Jun 12, 2024  |  
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Cami Mondeaux, Congressional Reporter

NextImg:Democrats critical of colleagues telling Biden to ignore courts on abortion pill decision

Some Democrats are calling on the Biden administration to ignore a federal judge’s ruling to halt the approval of an abortion pill nationwide, prompting criticism from within their own party who say public defiance could undermine efforts to appeal the decision.

A handful of Democrats, such as Rep. Alexandria Ocasio-Cortez (D-NY) denounced the decision to halt the FDA’s approval of mifepristone until a lawsuit challenging the safety of the pill can be resolved, effectively banning the sale of the abortion pill across the country. Instead, Ocasio-Cortez called on President Joe Biden to defy the federal judge and not enforce his ruling.


However, some officials inside the Biden administration pushed back on that suggestion, noting it could undermine their efforts as they work to appeal the ruling.

“It’s a very, very loose Band-Aid that wouldn’t actually ensure access to medication abortion,” a source told Politico. “And when you have another option on the table, like the appeals process, it’s a pretty risky strategy.”

The White House official said ignoring the rule would be “premature” for a couple of reasons, noting that such a move wouldn’t stop GOP-led states from enacting their own bans or prosecuting those who violate them. Additionally, doctors could still be hesitant to prescribe the medication even if Biden ignores the rules, rendering his defiance irrelevant.

The ban on mifepristone is not set to take effect for another week, giving higher courts time to consider the Biden administration’s appeal. The Biden administration announced on Friday it would appeal the decision, but that didn’t stop Democrats such as Ocasio-Cortez from calling on the president to do more.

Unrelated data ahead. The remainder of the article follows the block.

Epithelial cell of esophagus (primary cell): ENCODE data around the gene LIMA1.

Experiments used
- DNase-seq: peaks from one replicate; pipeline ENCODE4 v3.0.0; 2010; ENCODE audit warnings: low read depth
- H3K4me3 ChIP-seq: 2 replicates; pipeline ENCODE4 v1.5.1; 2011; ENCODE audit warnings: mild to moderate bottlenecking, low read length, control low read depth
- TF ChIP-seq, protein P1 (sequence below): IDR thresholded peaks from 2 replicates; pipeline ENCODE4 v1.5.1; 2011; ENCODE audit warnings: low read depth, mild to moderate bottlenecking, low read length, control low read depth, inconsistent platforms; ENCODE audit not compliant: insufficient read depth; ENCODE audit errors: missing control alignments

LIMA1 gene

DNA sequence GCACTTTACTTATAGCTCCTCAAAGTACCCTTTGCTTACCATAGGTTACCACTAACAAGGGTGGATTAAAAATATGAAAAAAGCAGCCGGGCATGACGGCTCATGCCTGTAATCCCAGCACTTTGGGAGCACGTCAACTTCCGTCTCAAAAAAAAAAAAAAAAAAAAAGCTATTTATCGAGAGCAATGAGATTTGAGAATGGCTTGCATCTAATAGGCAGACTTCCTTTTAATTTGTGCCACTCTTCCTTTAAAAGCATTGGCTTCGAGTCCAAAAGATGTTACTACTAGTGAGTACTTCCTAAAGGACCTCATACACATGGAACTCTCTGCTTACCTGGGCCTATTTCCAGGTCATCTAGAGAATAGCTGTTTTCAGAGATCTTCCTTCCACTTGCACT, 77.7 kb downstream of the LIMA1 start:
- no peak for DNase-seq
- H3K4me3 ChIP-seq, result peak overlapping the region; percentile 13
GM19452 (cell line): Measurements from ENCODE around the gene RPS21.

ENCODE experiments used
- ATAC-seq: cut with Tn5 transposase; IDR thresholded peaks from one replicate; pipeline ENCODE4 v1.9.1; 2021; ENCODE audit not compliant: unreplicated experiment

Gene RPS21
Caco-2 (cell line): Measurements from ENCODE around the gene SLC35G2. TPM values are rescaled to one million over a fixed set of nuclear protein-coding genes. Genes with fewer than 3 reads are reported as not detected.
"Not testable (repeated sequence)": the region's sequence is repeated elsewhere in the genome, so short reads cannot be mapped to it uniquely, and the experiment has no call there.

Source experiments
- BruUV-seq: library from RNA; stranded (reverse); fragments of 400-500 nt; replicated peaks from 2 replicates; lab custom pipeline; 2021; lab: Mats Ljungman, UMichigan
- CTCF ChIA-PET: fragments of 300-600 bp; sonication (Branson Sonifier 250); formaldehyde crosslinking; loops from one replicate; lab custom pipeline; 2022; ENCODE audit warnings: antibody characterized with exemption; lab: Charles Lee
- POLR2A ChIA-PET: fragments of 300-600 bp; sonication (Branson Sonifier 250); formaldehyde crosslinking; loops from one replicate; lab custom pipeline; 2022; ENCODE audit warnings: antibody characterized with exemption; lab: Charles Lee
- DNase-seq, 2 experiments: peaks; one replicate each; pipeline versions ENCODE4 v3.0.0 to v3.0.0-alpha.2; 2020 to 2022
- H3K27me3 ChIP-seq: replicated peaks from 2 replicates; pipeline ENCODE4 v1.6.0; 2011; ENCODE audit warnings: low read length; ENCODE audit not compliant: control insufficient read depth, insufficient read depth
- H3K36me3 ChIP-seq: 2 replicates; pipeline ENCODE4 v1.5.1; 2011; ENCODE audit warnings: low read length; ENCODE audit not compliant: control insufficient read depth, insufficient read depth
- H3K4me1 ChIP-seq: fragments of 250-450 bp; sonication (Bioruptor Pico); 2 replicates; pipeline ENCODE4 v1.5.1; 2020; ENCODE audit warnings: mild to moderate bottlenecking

"The interesting thing when it comes to a ruling is that it relies on enforcement," Ocasio-Cortez told CNN. "And it is up to the Biden administration to enforce, to choose whether or not to enforce a ruling."

Sen. Ron Wyden (D-OR) echoed similar sentiments, arguing the FDA has the “authority” to disregard the judge’s ruling.

"There is no way this decision has a basis in law,” Wyden said in a statement. “It is instead rooted in conservatives' dangerous and undemocratic takeover of our country's institutions.”

Some critics slammed Wyden’s call to ignore a judge’s ruling, pointing to previous comments from the Democrat suggesting law enforcement should always follow court deliberations.

“Law enforcement refusing to obey the courts threatens the foundations of our republic,” Wyden said in a tweet in August 2017.

Shortly after the Texas decision, a federal judge in Washington State issued a conflicting order that would block the FDA from restricting access to the pills in roughly a dozen blue states that initially filed the lawsuit. That ruling clashes with the Texas decision, making it more likely that the issue could be brought to the Supreme Court.

The lawsuit to ban the pill was filed shortly after the Supreme Court's decision last June to overturn Roe v. Wade, which opened the door for red states to enact sharp abortion restrictions. Several anti-abortion medical associations argued the FDA went beyond its regulatory authority in approving mifepristone back in 2000.

In his 67-page ruling, U.S. District Judge Matthew Kacsmaryk said the FDA had failed to evaluate the psychological or long-term medical consequences of the pill, which the agency had deemed safe and effective.


The FDA has repeatedly said that abortion medication is a safe and effective alternative to surgical abortions. The American Medical Association, American College of Obstetricians and Gynecologists, and other medical associations argued in a court filing that reversing mifepristone's approval would "cause profound and irreparable harm to patients across the country."

It's unclear the scope of the effects of taking mifepristone off the market, though abortion rights groups had previously warned it could force abortion clinics to switch to surgical abortions only, which could inundate many facilities.